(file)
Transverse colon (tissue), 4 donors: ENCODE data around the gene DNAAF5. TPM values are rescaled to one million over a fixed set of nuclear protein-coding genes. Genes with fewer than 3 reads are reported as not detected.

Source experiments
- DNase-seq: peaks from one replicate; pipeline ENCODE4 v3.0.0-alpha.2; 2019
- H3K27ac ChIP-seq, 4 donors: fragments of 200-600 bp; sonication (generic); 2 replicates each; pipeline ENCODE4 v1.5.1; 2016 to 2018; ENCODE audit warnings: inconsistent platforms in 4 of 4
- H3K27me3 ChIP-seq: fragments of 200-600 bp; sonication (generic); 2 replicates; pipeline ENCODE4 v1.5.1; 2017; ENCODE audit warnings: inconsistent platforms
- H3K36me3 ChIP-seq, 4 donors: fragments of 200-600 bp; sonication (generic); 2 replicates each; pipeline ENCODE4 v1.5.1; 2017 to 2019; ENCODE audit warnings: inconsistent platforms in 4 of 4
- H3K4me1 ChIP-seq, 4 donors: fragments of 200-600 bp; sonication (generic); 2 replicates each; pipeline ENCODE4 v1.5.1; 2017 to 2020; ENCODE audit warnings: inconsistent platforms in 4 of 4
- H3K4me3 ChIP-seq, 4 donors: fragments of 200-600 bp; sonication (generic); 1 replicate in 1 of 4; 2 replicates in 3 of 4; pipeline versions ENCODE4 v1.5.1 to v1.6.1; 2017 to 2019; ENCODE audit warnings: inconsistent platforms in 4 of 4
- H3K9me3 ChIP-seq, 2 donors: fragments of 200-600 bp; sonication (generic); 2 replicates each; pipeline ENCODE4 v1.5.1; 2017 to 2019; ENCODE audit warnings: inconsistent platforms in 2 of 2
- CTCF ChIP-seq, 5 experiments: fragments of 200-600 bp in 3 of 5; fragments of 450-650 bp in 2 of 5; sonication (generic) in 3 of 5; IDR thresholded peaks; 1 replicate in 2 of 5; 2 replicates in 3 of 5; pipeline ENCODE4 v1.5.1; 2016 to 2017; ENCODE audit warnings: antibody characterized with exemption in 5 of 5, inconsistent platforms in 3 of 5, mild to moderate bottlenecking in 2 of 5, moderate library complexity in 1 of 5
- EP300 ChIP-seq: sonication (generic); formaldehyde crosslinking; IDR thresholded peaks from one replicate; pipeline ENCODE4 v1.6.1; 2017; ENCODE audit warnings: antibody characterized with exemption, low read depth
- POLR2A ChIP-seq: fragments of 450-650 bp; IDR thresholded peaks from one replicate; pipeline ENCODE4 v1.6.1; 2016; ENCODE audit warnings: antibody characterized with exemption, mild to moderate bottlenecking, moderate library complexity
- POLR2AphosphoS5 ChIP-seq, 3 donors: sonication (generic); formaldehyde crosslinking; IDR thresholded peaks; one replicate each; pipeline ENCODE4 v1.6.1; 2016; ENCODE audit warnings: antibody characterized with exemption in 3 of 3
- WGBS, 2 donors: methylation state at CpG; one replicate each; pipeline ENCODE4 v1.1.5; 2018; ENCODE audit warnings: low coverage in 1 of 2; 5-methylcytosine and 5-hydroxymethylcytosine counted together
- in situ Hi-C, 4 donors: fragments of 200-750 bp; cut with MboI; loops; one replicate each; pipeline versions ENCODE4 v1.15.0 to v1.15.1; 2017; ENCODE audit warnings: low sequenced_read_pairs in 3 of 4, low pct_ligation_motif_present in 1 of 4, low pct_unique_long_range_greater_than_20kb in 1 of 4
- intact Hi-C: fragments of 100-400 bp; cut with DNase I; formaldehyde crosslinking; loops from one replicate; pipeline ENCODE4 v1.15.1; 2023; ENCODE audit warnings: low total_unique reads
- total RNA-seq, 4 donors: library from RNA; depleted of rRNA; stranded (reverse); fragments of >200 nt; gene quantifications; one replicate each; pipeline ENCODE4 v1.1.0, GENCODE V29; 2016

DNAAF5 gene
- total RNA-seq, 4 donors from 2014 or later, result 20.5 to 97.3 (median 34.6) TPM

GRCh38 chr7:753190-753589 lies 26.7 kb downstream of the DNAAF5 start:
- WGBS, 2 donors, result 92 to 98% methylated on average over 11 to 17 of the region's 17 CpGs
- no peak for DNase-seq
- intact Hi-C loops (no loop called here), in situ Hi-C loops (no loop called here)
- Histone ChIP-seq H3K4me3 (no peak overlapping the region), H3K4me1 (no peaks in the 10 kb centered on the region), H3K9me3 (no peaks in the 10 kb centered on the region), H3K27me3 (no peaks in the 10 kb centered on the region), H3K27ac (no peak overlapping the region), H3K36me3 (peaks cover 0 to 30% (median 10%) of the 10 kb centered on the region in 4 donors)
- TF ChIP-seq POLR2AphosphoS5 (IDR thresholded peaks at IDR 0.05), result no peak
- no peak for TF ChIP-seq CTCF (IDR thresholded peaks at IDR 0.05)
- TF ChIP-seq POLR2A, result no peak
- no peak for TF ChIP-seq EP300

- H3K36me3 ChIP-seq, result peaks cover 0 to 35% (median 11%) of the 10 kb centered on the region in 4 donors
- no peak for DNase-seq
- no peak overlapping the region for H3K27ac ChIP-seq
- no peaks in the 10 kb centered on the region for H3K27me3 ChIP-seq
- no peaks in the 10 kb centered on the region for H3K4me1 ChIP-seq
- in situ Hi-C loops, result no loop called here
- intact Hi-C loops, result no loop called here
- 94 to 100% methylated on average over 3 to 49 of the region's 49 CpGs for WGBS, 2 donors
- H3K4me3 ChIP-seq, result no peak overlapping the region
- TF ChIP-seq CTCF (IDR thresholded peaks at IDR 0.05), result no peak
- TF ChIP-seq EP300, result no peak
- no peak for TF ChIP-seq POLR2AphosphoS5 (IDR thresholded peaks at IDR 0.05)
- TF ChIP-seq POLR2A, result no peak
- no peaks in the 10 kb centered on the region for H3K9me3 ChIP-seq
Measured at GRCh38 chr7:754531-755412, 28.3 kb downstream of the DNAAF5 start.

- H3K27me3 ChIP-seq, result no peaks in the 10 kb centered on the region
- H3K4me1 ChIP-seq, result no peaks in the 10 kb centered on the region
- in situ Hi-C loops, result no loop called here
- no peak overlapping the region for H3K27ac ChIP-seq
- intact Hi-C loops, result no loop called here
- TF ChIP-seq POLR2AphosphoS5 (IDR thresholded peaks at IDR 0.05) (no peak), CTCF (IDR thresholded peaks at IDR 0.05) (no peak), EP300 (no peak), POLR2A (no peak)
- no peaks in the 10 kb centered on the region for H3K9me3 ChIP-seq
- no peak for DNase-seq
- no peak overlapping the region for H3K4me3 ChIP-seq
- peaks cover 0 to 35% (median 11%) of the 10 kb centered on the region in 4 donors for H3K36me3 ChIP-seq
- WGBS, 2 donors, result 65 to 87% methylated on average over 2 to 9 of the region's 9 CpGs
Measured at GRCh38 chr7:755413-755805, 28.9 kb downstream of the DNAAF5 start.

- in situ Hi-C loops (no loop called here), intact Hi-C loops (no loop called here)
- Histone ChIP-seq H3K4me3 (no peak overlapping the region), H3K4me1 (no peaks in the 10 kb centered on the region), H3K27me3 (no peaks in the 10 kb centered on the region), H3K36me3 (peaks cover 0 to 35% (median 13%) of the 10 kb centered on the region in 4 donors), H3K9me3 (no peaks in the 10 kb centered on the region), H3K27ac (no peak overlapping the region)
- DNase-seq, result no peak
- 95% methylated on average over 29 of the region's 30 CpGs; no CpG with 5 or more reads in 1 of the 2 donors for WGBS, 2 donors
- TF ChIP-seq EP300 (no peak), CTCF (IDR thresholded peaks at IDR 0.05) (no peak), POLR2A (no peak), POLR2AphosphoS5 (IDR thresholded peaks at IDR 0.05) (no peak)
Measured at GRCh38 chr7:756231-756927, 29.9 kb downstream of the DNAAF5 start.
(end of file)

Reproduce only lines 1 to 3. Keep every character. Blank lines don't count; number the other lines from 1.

Transverse colon (tissue), 4 donors: ENCODE data around the gene DNAAF5. TPM values are rescaled to one million over a fixed set of nuclear protein-coding genes. Genes with fewer than 3 reads are reported as not detected.

Source experiments
- DNase-seq: peaks from one replicate; pipeline ENCODE4 v3.0.0-alpha.2; 2019